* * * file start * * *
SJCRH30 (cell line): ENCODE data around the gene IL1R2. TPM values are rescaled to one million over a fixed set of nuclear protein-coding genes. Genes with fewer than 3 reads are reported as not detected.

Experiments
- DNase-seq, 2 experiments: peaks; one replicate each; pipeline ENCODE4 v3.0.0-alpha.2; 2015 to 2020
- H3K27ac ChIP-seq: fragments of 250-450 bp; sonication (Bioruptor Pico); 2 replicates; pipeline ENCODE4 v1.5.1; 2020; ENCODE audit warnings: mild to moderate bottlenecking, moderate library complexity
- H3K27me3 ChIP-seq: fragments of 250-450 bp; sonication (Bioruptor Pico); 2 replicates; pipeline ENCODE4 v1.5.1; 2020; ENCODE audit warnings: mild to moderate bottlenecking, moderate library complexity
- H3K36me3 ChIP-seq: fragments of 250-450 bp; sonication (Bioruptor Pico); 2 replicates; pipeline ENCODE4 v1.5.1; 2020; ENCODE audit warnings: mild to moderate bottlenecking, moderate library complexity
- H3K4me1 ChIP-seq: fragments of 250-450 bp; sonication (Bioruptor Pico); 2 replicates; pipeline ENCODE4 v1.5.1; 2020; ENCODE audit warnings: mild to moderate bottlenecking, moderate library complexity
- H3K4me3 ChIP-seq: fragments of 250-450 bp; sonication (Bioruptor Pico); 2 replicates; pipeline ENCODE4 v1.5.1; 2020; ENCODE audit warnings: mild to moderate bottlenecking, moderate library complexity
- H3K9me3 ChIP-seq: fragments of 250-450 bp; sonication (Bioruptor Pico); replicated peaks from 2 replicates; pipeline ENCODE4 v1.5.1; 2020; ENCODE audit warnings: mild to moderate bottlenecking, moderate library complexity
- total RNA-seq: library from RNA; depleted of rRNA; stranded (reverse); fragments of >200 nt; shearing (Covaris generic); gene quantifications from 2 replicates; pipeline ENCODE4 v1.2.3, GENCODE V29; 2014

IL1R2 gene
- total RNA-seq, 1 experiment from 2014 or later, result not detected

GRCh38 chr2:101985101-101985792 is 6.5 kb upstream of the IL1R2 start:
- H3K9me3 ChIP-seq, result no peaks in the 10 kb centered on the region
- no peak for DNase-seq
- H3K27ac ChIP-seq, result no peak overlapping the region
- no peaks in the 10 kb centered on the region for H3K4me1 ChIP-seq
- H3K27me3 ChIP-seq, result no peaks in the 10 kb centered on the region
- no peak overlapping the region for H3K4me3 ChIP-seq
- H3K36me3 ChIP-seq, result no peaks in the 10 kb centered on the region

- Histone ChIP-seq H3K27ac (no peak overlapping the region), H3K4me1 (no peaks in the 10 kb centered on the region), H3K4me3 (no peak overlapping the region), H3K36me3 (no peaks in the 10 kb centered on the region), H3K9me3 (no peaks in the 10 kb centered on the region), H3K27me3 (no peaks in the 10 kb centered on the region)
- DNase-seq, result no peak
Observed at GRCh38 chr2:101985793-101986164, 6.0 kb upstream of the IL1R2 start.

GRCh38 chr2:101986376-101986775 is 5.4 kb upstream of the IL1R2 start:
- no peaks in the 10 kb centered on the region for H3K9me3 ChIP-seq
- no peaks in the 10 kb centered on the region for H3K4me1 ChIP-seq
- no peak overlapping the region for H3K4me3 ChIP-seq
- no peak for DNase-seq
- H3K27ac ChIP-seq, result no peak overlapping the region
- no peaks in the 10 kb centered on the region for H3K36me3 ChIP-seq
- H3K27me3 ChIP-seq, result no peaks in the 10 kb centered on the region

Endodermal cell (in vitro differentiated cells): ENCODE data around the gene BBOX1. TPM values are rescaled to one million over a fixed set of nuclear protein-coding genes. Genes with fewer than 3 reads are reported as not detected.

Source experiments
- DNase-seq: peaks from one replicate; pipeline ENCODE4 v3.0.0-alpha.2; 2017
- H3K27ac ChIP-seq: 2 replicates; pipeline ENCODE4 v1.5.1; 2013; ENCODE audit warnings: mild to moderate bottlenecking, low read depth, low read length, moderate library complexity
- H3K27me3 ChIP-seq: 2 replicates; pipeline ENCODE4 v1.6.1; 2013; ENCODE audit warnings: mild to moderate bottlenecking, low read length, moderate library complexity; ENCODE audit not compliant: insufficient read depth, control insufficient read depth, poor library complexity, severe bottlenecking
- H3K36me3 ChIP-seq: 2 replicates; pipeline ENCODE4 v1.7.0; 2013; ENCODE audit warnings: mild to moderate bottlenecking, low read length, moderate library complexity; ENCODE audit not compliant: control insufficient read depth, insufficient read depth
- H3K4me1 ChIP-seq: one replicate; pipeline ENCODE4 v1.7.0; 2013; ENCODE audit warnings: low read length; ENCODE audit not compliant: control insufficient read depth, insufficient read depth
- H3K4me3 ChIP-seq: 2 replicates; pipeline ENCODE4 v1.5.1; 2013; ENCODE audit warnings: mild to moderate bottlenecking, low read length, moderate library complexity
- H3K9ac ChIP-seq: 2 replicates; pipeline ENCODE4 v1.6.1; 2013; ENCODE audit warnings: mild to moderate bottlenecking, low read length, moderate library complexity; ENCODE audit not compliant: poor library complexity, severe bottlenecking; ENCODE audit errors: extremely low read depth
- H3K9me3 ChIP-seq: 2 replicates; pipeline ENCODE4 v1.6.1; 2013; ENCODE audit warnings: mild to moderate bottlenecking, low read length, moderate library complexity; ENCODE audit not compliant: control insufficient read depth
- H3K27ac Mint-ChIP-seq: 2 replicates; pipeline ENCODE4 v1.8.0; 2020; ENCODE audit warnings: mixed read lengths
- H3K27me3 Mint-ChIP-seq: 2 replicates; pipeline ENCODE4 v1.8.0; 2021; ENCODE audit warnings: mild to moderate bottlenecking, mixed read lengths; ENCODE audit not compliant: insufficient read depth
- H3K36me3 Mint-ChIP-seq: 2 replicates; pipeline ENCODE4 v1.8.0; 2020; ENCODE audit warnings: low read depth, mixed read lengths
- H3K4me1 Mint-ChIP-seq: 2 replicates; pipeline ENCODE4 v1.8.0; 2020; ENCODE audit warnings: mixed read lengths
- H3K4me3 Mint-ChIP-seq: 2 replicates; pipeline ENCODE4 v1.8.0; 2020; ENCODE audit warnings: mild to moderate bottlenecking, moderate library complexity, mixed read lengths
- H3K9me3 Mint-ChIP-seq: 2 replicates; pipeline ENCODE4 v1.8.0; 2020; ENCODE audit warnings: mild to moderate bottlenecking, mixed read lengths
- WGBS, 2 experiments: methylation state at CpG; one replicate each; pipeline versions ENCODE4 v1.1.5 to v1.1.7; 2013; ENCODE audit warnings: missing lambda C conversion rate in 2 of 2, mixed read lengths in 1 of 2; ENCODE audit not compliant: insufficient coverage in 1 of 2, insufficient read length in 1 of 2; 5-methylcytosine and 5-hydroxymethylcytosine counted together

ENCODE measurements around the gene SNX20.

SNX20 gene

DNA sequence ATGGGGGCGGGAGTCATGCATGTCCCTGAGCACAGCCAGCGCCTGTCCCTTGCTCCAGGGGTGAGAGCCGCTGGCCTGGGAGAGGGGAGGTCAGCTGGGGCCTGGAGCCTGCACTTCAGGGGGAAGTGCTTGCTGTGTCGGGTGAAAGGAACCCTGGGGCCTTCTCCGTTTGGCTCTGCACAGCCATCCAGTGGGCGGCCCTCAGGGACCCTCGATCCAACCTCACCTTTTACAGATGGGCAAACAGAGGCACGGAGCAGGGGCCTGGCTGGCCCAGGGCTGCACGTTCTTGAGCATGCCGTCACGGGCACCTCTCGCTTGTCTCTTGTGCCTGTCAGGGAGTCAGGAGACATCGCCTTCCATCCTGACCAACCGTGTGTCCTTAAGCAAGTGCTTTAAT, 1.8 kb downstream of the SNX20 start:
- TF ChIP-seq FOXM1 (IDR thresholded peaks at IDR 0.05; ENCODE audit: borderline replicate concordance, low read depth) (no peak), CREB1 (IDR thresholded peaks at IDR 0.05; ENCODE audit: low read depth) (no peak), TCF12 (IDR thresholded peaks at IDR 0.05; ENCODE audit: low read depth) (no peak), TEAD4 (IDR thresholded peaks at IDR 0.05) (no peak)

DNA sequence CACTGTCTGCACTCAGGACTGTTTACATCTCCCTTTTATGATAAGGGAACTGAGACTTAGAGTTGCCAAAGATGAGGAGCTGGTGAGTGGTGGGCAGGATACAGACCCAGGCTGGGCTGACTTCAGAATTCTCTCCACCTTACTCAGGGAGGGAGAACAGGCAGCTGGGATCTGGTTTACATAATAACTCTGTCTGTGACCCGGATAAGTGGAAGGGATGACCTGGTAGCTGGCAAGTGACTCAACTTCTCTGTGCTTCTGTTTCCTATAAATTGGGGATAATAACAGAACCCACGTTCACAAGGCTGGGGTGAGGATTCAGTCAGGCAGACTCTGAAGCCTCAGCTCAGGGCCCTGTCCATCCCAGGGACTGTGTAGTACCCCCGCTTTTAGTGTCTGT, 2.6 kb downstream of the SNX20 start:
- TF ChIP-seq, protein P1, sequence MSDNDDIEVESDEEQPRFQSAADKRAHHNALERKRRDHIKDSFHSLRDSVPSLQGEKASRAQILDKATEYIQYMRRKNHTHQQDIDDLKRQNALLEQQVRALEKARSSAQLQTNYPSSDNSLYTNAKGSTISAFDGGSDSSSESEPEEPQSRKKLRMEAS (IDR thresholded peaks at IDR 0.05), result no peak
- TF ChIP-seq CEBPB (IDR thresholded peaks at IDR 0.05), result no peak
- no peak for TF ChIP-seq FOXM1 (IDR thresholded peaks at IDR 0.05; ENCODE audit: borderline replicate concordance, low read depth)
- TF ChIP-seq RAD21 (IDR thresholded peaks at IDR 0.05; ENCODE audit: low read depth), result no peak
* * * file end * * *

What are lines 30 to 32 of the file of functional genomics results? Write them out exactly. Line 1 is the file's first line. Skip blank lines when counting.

- no peaks in the 10 kb centered on the region for H3K36me3 ChIP-seq
- H3K27me3 ChIP-seq, result no peaks in the 10 kb centered on the region

Endodermal cell (in vitro differentiated cells): ENCODE data around the gene BBOX1. TPM values are rescaled to one million over a fixed set of nuclear protein-coding genes. Genes with fewer than 3 reads are reported as not detected.